How do you prevent yourself from crying during debates and arguments?

14 Answers
Last Updated: 01/29/2019 at 12:22am
1 Tip to Feel Better
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Kristin Noyes, MSW, LCSW

Clinical Social Work/Therapist

Depression and anxiety can feel overwhelming even on the best of days. I believe in helping clients understand these disorders and help them to reduce and manage symptoms.

Top Rated Answers
Anonymous
January 15th, 2015 7:10pm
It takes a lot of practice to learn how to detach yourself emotionally from debates and arguments. Crying is often a sign that you are taking the argument personally, rather than objectively, and that's perfectly understandable; after all, we're all prone to that sort of thing. Try to consider the object of discussion as outside of yourself, and you may find it easier to detach yourself from the idea you wish to defend. Remember: people aren't ideas.
TeenageDreamer
September 1st, 2015 11:28am
One misconception people have is that tears get in the way. Instead of thinking them as a weakness, you should take them in your stride. What actually helps is thinking about it from a different angle. Because are simply something your body does. It has nothing to do with your argument/debate/emotions being experienced at that moment. Just ignore it and keep going. Some of you might think this to be too simple or just plain weird. How can you ignore tears? Trust me, you can. Just think of the tears as a part of your body. And ignore it. It's amazing actually that by ignoring it, a part of you starts to forget about the tears.It's amazing. All the tension starts disappearing, and your body actually loosens up. You usually are too tensed and worried about the tears and that you probably don't even realise. Now it doesn't matter whether you cry or not. What matters is that you say what you have to say. And focus on it. And when you don't pay attention to your tears, others don't either.
JinkzKitty
June 7th, 2015 8:30pm
I can't say I cry during debates but I do often during arguments. I tend to let my anger get out of control and that makes me not cry. When I notice it, I feel bad and I cry about being out of control and let myself to feel the tears and let them go.
EmpathicAlice
July 7th, 2015 9:59am
Calm yourself. Breathe. Think about what you have to say rather than rushing your response, because this will make you more emotional.
Anonymous
December 8th, 2015 4:56pm
I stay calm and breathe rhythmically. I try to listen carefully and understand the other person and think clearly for my response. I speak slowly and articulately to convey my opinion.
Anonymous
April 17th, 2015 2:32pm
Take a deep breath, and say out what you have to say. And if you feel like crying, take another deep breath again. If tears come out, it's okay, you can try that again next time. If you didn't cry after taking a deep breath, then good job, well done, and in the future when you have similar experience, you can think of how strong you were in the past for not crying and remind yourself to take a deep breath and that you can stay strong and not cry again this time.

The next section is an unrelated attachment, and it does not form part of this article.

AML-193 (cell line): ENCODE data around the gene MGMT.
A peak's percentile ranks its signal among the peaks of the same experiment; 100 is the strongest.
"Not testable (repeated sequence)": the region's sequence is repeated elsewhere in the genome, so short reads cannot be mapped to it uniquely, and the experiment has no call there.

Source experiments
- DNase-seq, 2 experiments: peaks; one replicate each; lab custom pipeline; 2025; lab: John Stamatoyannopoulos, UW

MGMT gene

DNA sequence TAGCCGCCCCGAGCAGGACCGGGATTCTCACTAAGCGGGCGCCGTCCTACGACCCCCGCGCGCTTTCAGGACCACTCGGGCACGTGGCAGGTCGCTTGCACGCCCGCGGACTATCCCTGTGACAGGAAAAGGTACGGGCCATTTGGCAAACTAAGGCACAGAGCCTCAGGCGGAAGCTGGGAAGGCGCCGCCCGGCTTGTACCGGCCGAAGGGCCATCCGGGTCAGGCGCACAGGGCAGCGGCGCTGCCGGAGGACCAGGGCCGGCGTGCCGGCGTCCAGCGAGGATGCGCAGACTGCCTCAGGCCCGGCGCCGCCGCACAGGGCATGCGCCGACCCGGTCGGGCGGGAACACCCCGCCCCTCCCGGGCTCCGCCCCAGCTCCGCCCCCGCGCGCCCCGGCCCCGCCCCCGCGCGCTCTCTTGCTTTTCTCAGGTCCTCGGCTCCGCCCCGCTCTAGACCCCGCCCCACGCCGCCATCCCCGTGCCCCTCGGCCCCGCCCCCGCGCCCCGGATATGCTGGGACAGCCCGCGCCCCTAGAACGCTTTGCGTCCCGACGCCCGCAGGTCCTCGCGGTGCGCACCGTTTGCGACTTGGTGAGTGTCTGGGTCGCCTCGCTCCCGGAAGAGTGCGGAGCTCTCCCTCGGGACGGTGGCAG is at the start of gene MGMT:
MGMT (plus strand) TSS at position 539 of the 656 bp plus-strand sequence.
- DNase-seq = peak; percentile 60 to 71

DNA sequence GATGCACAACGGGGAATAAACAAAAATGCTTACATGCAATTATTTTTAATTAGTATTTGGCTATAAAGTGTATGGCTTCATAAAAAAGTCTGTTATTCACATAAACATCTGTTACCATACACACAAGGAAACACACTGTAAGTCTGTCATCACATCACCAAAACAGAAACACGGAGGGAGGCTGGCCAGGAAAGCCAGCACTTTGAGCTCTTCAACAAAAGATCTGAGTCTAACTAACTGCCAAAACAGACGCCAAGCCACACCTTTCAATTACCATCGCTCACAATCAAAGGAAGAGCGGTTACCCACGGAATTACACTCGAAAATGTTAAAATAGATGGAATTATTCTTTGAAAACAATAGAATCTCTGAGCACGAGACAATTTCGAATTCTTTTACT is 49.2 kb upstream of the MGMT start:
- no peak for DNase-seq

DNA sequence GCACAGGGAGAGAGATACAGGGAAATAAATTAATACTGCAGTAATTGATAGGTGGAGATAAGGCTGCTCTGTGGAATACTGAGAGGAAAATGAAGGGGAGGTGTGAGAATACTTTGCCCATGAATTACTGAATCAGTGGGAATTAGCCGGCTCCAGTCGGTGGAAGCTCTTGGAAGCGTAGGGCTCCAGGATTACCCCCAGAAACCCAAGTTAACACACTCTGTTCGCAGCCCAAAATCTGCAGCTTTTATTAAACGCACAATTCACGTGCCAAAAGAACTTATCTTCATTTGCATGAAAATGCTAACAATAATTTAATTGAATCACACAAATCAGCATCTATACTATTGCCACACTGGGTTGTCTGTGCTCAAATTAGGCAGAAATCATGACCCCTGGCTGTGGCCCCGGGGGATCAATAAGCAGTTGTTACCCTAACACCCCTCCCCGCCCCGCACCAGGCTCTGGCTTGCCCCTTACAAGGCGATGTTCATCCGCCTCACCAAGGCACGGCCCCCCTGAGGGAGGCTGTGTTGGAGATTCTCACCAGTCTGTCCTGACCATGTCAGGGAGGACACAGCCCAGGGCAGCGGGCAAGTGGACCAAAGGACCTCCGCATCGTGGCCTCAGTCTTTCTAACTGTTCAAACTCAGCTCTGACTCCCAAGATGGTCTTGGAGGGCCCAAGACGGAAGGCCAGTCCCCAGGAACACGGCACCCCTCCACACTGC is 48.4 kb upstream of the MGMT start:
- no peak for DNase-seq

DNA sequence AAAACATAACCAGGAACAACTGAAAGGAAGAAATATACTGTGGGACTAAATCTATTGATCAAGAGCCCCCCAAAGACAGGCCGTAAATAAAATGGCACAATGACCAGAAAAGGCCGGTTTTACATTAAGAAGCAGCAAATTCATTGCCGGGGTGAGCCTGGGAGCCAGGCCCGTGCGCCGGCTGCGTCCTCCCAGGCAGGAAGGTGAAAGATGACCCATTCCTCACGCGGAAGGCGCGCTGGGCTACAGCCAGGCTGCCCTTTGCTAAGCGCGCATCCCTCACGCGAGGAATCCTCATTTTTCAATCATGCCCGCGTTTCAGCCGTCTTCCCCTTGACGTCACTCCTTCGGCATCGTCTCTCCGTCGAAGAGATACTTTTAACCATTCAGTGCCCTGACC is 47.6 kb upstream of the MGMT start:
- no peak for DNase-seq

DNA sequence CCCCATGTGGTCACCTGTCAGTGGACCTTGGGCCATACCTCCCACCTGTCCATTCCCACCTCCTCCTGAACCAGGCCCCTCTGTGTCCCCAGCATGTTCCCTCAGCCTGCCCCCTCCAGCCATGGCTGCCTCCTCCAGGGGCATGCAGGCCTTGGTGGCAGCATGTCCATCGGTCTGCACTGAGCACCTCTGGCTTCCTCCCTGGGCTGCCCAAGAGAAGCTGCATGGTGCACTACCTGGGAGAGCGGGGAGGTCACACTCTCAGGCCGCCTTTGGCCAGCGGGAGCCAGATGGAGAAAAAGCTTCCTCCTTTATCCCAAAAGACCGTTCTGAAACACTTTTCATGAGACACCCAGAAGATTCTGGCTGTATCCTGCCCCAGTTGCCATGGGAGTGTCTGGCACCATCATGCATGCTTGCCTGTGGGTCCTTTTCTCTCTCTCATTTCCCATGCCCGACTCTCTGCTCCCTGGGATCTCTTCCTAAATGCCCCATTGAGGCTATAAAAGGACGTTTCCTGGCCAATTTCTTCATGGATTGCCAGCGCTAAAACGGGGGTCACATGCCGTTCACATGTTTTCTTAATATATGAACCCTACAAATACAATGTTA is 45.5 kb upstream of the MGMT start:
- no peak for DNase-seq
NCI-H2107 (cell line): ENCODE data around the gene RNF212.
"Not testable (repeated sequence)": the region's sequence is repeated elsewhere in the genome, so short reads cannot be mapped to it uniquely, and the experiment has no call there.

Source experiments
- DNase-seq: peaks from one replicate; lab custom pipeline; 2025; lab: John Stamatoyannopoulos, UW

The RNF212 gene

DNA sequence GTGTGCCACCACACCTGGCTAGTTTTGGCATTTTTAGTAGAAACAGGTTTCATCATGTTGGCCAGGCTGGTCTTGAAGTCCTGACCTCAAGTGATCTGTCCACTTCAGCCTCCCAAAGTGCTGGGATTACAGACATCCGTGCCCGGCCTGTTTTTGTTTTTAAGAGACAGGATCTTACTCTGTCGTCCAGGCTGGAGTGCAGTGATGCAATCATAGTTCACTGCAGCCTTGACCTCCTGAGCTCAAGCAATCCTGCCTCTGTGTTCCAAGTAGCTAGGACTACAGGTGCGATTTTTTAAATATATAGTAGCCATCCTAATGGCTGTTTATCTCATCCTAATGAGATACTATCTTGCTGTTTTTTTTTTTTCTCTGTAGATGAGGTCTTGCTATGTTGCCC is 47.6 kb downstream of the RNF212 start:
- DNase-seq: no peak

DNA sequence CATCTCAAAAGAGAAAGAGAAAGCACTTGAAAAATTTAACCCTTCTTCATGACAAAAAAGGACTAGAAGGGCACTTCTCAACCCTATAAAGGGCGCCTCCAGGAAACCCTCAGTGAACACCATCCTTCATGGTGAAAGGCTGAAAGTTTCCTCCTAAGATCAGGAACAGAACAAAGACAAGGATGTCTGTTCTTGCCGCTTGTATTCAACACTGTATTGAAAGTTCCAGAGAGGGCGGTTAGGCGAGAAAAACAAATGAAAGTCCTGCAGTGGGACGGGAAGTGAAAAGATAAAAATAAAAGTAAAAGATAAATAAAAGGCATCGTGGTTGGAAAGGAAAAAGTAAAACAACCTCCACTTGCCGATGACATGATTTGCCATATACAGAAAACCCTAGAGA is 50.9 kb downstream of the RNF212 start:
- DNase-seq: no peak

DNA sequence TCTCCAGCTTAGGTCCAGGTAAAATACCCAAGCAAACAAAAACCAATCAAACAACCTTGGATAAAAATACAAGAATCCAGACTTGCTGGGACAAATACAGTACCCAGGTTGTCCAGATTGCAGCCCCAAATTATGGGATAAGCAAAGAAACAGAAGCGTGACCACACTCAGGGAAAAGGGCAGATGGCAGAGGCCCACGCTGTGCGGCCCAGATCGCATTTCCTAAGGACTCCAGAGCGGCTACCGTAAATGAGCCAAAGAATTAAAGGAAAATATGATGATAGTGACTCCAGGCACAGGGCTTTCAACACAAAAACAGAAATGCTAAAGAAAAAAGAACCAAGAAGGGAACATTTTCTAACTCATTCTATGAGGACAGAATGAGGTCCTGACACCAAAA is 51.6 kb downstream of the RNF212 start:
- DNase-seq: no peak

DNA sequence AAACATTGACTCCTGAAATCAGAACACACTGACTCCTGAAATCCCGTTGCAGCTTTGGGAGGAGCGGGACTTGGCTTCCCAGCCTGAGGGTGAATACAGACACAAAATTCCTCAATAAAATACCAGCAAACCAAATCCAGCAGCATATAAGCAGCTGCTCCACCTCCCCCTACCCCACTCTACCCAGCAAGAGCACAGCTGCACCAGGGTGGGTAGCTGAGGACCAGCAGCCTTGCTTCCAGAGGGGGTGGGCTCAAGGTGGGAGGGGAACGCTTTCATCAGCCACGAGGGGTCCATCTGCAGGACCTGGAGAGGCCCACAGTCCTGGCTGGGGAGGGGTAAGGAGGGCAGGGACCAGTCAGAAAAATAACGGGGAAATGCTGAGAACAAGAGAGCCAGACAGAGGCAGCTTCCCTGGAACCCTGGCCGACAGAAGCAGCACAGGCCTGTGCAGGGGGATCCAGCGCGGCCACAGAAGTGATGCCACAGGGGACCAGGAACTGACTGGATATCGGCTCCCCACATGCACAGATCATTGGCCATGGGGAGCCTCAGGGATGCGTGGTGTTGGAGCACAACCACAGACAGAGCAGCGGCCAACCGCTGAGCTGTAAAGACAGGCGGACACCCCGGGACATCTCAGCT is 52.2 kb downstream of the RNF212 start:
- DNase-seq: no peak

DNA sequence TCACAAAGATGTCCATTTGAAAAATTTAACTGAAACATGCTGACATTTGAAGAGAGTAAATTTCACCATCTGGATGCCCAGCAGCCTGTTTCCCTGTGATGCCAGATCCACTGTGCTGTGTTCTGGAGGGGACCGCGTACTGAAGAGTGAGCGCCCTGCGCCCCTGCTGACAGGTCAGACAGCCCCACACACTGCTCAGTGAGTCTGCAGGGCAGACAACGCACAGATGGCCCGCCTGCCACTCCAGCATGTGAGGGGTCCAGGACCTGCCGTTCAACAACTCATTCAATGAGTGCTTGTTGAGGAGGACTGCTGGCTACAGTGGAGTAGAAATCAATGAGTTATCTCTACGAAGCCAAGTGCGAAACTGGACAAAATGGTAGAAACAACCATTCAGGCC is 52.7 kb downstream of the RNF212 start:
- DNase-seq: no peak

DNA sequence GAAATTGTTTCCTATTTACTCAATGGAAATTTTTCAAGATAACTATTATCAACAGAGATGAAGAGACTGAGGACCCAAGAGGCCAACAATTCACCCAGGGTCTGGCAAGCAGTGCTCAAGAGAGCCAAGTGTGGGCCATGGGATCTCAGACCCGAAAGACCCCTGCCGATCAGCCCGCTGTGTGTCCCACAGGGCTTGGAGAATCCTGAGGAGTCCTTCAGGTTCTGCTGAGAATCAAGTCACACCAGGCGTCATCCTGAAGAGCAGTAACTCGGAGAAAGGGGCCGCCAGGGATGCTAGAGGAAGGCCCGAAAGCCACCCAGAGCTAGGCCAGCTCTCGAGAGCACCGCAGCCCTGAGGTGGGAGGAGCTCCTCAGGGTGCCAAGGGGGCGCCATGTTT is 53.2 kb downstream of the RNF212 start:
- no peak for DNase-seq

Vixiana
June 7th, 2016 4:43pm
Focus on the topic at hand. Try not to take anything personally. Try to engage mentally and have a positive attitude, don't insult or raise your voice, but rather repeat your arguments in a calm manner. Don't let the other person provoke you to losing your inner calm. If you feel you are getting emotional, step out of the debate/argument and try to discuss at a later time.
PositiveDreamer2016
May 30th, 2016 6:25pm
Debates and arguments sometimes can be hard to cope with depending on what the topic is. The best way to prevent crying during debates and arguments is to barrier yourself from the topics you know re a trigger.
tranquilShoulder91
December 5th, 2016 4:50pm
First of all, sometimes crying is appropriate. It shows passion, sometimes compassion. But before we talk about whether it's appropriate, we need to understand that argument and conflict have 2 components - the emotional, and the issue to be resolved. By focusing on the issue to be resolved, the emotional content can be managed separately. With practice, this resolution of issues, which can be rather pragmatic, can be used to strengthen the emotional content. Argument, focused on resolution, not on individual positions, aids in bringing people together and can support building relationships.
anansispider95
May 28th, 2018 10:18pm
I typically don't prevent myself from crying. If I feel a feeling, I understand that it is okay to feel that feeling. I can simply step away when things are too chaotic or simply set a boundary until an appropriate time for me to handle it.
Anonymous
October 3rd, 2016 11:03am
I don't. I cry and halfway I stop at times. Sometimes I continue crying until the pain is gone. I believe it's one good therapy to cry.
Anonymous
November 17th, 2015 8:47pm
Try to take deep breaths or look at the ceiling. Understand that it's perfectly normal to cry while having arguments and debates. You shouldn't always have to prevent yourself from crying and it's nothing to be ashamed of!
ethelp260
January 29th, 2019 12:22am
I find it helpful to avoid emotive words when I feel like I'm going to cry in an argument- treat the argument more like a school debate (you can argue your opinion or point without getting emotional because school debates are void of lots of personal or emotional words-they stick to facts and logical reasoning. Obviously this takes practise but when arguing with someone take a moment to breathe and think about 1-2 good 'rebuttal' points for the argument, or if you feel yourself starting to become emotional and upset tell the person you need a moment to collect yourself before continuing the argument
Anonymous
June 27th, 2017 7:50am
Close your eyes and take a breath. Walking away for awhile to think and to calm yourself is also helpful.